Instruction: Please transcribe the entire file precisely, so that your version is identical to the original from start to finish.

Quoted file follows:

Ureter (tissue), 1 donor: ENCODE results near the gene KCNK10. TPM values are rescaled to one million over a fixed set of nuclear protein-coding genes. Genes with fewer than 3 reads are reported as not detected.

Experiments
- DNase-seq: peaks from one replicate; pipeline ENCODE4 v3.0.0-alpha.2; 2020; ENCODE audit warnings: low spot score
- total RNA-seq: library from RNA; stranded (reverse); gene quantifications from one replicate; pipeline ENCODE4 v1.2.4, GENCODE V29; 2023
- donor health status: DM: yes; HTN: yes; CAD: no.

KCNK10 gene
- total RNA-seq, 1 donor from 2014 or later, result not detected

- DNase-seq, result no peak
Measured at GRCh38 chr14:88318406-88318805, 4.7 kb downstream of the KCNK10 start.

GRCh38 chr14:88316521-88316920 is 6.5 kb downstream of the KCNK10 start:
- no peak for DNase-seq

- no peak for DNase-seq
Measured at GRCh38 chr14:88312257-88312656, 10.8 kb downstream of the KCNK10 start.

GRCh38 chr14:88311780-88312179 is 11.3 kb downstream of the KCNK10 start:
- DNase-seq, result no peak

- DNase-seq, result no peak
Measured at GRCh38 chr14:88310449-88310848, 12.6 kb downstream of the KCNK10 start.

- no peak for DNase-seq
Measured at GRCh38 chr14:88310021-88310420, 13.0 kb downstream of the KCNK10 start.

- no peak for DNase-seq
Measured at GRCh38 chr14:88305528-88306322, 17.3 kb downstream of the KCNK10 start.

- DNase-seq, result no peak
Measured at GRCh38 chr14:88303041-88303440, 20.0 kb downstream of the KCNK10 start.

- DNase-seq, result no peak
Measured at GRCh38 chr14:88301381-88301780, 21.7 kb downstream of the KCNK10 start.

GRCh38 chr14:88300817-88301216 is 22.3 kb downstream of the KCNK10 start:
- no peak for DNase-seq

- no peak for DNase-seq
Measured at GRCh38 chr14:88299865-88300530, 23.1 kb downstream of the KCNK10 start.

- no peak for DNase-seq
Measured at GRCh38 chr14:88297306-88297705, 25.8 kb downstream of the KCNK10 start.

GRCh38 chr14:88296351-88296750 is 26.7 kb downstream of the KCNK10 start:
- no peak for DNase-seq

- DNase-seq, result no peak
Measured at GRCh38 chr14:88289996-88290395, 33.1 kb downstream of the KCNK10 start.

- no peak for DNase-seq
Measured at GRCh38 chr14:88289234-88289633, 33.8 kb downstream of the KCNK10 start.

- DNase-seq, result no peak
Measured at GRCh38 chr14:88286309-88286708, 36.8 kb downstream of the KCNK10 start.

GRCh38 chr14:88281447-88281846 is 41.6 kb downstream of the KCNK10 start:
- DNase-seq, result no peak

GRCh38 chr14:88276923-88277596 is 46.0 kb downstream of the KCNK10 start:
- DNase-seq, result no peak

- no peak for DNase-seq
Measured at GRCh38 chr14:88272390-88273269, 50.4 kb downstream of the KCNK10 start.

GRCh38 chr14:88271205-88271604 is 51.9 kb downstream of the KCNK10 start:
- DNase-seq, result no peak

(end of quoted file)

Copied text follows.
Ureter (tissue), 1 donor: ENCODE results near the gene KCNK10. TPM values are rescaled to one million over a fixed set of nuclear protein-coding genes. Genes with fewer than 3 reads are reported as not detected.

Experiments
- DNase-seq: peaks from one replicate; pipeline ENCODE4 v3.0.0-alpha.2; 2020; ENCODE audit warnings: low spot score
- total RNA-seq: library from RNA; stranded (reverse); gene quantifications from one replicate; pipeline ENCODE4 v1.2.4, GENCODE V29; 2023
- donor health status: DM: yes; HTN: yes; CAD: no.

KCNK10 gene
- total RNA-seq, 1 donor from 2014 or later, result not detected

- DNase-seq, result no peak
Measured at GRCh38 chr14:88318406-88318805, 4.7 kb downstream of the KCNK10 start.

GRCh38 chr14:88316521-88316920 is 6.5 kb downstream of the KCNK10 start:
- no peak for DNase-seq

- no peak for DNase-seq
Measured at GRCh38 chr14:88312257-88312656, 10.8 kb downstream of the KCNK10 start.

GRCh38 chr14:88311780-88312179 is 11.3 kb downstream of the KCNK10 start:
- DNase-seq, result no peak

- DNase-seq, result no peak
Measured at GRCh38 chr14:88310449-88310848, 12.6 kb downstream of the KCNK10 start.

- no peak for DNase-seq
Measured at GRCh38 chr14:88310021-88310420, 13.0 kb downstream of the KCNK10 start.

- no peak for DNase-seq
Measured at GRCh38 chr14:88305528-88306322, 17.3 kb downstream of the KCNK10 start.

- DNase-seq, result no peak
Measured at GRCh38 chr14:88303041-88303440, 20.0 kb downstream of the KCNK10 start.

- DNase-seq, result no peak
Measured at GRCh38 chr14:88301381-88301780, 21.7 kb downstream of the KCNK10 start.

GRCh38 chr14:88300817-88301216 is 22.3 kb downstream of the KCNK10 start:
- no peak for DNase-seq

- no peak for DNase-seq
Measured at GRCh38 chr14:88299865-88300530, 23.1 kb downstream of the KCNK10 start.

- no peak for DNase-seq
Measured at GRCh38 chr14:88297306-88297705, 25.8 kb downstream of the KCNK10 start.

GRCh38 chr14:88296351-88296750 is 26.7 kb downstream of the KCNK10 start:
- no peak for DNase-seq

- DNase-seq, result no peak
Measured at GRCh38 chr14:88289996-88290395, 33.1 kb downstream of the KCNK10 start.

- no peak for DNase-seq
Measured at GRCh38 chr14:88289234-88289633, 33.8 kb downstream of the KCNK10 start.

- DNase-seq, result no peak
Measured at GRCh38 chr14:88286309-88286708, 36.8 kb downstream of the KCNK10 start.

GRCh38 chr14:88281447-88281846 is 41.6 kb downstream of the KCNK10 start:
- DNase-seq, result no peak

GRCh38 chr14:88276923-88277596 is 46.0 kb downstream of the KCNK10 start:
- DNase-seq, result no peak

- no peak for DNase-seq
Measured at GRCh38 chr14:88272390-88273269, 50.4 kb downstream of the KCNK10 start.

GRCh38 chr14:88271205-88271604 is 51.9 kb downstream of the KCNK10 start:
- DNase-seq, result no peak